A5. “Reverends Revenge” (1:27)
A6. “Sitting on a Fence” (2:57)
B1. “Sheep” (2:17)
B2. “Over There” (2:57)
B3. “Think for a Minute” (3:30)
B4. “We’re Not Deep” (2:15)
B5. “Lean on Me” (4:28) Heaton
B6. “Freedom” (3:20)

Sessions took place in London at Strongroom Studios with producer John Williams and engineer Phil Bodger, a soundman on 1986 titles by Carmel, Frankie Goes to Hollywood, Murray Head, Timex Social Club, and the final Blancmange single (“Scream Down the House”).

London 0 Hull 4 sports green and teal-tinted monochrome imagery inspired by the covers of 1950s titles on the Blue Note label.

London 0 Hull 4 first appeared on compact disc in 1987 with four additional tracks — “I’ll Be Your Shelter (Just Like a Shelter),” “People Get Ready,” “The Mighty Ship,” and “He Ain’t Heavy, He’s My Brother” — all taken from the 12″ versions of their spring 1986 singles.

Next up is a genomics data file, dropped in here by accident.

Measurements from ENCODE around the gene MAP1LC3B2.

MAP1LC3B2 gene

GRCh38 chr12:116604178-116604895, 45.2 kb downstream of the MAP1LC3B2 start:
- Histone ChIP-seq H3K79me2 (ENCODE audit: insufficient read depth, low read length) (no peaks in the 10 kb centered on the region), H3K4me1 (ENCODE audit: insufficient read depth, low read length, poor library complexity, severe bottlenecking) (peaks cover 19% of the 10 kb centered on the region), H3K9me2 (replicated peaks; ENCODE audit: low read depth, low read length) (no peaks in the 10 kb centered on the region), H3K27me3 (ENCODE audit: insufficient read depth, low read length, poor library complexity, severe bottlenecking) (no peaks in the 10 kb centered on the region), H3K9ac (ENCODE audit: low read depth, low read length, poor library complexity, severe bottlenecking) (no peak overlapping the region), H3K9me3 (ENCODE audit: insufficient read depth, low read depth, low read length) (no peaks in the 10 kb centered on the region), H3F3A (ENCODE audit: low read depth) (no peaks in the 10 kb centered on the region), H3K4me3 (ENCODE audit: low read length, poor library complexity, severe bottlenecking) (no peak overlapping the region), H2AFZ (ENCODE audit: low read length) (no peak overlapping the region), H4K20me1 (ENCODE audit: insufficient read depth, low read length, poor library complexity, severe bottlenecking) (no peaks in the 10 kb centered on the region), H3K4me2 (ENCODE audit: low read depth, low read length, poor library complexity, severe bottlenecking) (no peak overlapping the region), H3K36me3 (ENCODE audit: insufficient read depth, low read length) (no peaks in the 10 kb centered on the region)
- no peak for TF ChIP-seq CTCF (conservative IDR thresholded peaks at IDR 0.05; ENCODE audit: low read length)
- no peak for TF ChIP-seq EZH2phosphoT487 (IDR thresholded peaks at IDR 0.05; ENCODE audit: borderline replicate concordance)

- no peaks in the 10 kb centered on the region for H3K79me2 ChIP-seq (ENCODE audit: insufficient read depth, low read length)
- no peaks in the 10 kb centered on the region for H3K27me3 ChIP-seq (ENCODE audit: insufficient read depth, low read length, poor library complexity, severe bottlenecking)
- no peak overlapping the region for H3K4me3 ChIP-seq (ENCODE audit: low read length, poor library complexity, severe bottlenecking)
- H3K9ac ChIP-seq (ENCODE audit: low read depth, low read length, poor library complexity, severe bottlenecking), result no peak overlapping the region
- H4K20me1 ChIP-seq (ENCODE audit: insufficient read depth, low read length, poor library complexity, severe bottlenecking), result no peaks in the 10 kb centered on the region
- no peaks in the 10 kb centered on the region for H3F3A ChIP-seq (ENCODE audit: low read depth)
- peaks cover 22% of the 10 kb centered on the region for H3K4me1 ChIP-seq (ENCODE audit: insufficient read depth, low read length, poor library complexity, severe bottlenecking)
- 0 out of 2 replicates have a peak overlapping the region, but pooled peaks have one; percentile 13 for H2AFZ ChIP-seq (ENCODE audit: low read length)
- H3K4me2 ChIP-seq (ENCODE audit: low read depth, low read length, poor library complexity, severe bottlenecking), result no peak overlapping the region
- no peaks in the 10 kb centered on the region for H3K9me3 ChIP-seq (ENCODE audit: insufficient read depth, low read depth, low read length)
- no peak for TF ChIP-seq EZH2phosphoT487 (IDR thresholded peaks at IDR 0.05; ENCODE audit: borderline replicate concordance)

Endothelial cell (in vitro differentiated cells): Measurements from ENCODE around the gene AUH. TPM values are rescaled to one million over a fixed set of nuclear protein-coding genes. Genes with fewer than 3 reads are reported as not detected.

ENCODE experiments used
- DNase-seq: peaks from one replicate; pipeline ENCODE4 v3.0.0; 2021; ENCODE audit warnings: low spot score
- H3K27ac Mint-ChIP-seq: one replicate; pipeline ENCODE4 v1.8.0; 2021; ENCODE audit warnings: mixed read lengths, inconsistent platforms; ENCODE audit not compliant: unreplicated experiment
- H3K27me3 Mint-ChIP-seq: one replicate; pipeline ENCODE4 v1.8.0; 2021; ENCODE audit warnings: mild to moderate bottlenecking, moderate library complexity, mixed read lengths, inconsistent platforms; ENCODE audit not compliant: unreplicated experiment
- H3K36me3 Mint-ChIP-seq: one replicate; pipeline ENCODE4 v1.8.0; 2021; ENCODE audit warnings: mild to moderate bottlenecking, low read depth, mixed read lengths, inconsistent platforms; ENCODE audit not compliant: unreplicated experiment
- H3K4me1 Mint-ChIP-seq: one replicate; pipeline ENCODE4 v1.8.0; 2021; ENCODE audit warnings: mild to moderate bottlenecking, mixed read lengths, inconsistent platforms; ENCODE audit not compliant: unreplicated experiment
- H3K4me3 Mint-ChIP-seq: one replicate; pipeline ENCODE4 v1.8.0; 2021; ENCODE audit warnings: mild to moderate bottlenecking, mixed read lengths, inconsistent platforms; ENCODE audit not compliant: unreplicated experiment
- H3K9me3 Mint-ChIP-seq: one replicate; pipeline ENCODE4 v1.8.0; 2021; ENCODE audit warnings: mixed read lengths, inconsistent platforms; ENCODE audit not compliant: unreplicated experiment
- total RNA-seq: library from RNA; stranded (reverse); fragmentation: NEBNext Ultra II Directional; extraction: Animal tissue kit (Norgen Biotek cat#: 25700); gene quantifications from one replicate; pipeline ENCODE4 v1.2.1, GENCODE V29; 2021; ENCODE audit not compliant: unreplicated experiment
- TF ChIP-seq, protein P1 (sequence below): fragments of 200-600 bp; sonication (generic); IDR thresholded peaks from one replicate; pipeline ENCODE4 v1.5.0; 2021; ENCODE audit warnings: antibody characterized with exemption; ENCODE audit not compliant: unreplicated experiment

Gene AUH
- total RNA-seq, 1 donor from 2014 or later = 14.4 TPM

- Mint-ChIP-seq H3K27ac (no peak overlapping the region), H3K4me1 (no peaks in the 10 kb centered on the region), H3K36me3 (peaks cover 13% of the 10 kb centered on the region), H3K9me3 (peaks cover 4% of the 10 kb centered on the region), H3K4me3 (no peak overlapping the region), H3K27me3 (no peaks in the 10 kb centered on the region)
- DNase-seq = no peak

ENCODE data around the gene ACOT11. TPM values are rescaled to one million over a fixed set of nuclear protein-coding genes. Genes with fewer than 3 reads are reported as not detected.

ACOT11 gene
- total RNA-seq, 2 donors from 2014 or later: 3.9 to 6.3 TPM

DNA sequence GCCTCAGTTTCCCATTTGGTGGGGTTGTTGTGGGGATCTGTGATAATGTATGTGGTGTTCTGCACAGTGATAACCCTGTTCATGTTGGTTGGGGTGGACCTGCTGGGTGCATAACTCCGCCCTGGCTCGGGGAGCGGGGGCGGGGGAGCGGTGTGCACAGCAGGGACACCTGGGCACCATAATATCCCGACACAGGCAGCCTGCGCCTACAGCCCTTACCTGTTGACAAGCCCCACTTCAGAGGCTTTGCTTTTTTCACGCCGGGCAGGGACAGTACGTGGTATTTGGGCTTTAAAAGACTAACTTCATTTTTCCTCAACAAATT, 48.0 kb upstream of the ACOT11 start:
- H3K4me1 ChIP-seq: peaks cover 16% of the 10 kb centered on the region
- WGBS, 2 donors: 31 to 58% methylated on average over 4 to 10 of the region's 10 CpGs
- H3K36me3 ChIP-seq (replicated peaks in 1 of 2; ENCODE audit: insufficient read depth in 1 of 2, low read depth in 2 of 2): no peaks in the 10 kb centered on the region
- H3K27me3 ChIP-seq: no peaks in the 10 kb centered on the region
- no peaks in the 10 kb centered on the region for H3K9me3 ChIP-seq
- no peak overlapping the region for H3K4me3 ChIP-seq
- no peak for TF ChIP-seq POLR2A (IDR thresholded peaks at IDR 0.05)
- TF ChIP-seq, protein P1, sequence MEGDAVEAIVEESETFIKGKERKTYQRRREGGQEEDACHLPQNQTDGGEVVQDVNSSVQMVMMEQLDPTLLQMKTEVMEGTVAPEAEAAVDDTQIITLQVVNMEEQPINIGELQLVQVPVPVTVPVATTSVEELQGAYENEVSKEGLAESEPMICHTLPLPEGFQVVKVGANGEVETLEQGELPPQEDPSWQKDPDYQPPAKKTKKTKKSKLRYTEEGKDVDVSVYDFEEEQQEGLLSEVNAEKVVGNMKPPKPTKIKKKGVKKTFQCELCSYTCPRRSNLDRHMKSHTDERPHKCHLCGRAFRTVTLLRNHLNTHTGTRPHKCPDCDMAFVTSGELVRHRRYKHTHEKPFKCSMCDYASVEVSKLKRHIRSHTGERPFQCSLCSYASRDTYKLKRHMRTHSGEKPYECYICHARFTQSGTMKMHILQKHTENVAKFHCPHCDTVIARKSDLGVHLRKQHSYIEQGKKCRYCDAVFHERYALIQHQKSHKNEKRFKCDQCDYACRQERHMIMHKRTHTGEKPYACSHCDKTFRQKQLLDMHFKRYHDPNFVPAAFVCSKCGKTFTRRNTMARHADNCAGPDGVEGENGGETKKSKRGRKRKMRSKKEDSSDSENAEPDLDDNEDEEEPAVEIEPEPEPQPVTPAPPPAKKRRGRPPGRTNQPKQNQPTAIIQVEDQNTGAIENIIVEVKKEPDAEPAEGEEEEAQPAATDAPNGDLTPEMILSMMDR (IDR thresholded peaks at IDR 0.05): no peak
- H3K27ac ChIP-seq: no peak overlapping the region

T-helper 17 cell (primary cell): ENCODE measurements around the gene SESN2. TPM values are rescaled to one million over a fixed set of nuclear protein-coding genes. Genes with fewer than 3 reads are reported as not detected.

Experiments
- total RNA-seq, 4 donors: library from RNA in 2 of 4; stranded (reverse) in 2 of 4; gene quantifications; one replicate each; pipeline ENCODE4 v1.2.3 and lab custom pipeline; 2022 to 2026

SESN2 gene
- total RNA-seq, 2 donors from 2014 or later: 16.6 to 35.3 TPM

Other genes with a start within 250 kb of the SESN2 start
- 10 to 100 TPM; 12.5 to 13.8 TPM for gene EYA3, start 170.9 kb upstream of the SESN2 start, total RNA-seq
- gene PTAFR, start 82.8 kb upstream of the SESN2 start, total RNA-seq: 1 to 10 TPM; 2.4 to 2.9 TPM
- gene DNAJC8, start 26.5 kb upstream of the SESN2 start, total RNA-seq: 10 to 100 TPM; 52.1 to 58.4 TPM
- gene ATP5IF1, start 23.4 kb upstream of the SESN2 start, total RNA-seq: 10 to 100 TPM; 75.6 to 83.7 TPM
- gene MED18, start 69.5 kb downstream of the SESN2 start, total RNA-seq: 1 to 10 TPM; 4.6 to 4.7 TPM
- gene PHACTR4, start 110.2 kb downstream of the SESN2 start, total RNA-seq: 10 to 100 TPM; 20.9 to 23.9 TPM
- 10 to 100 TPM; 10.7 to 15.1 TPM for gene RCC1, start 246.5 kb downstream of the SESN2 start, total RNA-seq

“Think for a Minute”

In Sep 1986, The Housemartins released a new version of “Think for a Minute” as a single, backed with the Heaton–Cullimore exclusive “Who Needs the Limelight.” The single also appeared as a 12″ EP with three additional songs: “I Smell Winter,” “Joy Joy Joy,” and “Rap Around the Clock.”

A1. “Think for a Minute” (new version, 3:20) features trumpeter Guy Barker.
A2. “I Smell Winter” (3:21)
B1. “Who Needs the Limelight” (1:46)
B2. “Joy Joy Joy” (1:36)
B3. “Rap Around the Clock” (5:12)

Go! Discs also pressed the standard 7″ version of “Think for a Minute” as a picture disc, which shows a picture of a rusty toilet emblazoned with the words “PICTURE DISCS ARE CRAP.”

In the video of “Think for a Minute,” The Housemartins mime in a dim-lit studio with a vintage red ON AIR sign alight in the background. Barker appears midway for the trumpet solo, but Heaton knocks him down and overtakes the instrument. The band reappears on a baseball field, where they line dance and depart. The video closes with the text “Hugh Whitaker is available for weddings, parties, and private functions,” followed by a gargoyle-eared silhouette of the drummer.